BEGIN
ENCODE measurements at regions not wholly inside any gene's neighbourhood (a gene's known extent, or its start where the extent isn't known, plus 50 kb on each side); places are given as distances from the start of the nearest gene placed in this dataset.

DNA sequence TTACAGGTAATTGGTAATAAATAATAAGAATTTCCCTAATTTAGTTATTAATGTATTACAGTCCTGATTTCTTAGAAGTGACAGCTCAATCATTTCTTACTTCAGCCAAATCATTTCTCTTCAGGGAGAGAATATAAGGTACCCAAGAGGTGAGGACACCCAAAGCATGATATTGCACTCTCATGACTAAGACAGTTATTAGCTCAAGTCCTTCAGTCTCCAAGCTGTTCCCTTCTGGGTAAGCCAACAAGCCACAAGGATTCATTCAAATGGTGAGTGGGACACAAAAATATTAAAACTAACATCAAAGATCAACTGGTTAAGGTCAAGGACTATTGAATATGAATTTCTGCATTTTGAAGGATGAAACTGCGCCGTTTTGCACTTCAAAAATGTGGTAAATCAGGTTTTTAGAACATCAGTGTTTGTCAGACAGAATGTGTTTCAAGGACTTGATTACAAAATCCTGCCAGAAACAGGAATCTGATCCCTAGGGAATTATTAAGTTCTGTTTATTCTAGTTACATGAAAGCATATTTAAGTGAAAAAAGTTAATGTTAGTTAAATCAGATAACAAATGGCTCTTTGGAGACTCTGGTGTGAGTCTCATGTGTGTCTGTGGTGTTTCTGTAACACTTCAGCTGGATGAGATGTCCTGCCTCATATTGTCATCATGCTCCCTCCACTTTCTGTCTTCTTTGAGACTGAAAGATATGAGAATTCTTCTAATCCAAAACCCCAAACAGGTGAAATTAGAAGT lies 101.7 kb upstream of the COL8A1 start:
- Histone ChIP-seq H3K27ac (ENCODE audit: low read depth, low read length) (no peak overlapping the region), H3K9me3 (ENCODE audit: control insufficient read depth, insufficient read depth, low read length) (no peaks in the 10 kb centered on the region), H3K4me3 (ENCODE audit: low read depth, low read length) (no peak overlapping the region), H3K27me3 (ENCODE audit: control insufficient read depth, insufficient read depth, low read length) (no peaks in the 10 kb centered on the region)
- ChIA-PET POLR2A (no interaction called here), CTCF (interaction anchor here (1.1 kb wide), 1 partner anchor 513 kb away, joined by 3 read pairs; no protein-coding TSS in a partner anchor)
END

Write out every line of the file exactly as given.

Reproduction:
ENCODE measurements at regions not wholly inside any gene's neighbourhood (a gene's known extent, or its start where the extent isn't known, plus 50 kb on each side); places are given as distances from the start of the nearest gene placed in this dataset.

DNA sequence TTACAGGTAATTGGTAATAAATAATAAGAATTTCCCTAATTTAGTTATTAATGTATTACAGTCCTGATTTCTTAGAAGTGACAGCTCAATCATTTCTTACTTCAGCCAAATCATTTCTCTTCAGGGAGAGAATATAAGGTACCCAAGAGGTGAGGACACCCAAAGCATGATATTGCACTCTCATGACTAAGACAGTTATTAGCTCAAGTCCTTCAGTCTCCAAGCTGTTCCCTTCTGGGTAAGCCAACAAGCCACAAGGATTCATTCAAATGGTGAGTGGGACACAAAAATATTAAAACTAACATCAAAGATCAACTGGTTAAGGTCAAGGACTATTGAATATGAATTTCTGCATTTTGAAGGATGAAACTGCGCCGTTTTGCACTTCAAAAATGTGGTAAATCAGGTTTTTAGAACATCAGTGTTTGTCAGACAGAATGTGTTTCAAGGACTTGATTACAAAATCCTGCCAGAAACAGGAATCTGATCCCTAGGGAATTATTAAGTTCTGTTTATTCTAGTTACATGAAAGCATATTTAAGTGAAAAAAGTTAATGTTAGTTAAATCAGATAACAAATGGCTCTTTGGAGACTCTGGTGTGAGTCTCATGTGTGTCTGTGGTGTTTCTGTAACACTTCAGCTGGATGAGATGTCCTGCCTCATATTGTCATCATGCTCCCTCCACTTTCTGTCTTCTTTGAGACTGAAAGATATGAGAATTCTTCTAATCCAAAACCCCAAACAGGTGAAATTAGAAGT lies 101.7 kb upstream of the COL8A1 start:
- Histone ChIP-seq H3K27ac (ENCODE audit: low read depth, low read length) (no peak overlapping the region), H3K9me3 (ENCODE audit: control insufficient read depth, insufficient read depth, low read length) (no peaks in the 10 kb centered on the region), H3K4me3 (ENCODE audit: low read depth, low read length) (no peak overlapping the region), H3K27me3 (ENCODE audit: control insufficient read depth, insufficient read depth, low read length) (no peaks in the 10 kb centered on the region)
- ChIA-PET POLR2A (no interaction called here), CTCF (interaction anchor here (1.1 kb wide), 1 partner anchor 513 kb away, joined by 3 read pairs; no protein-coding TSS in a partner anchor)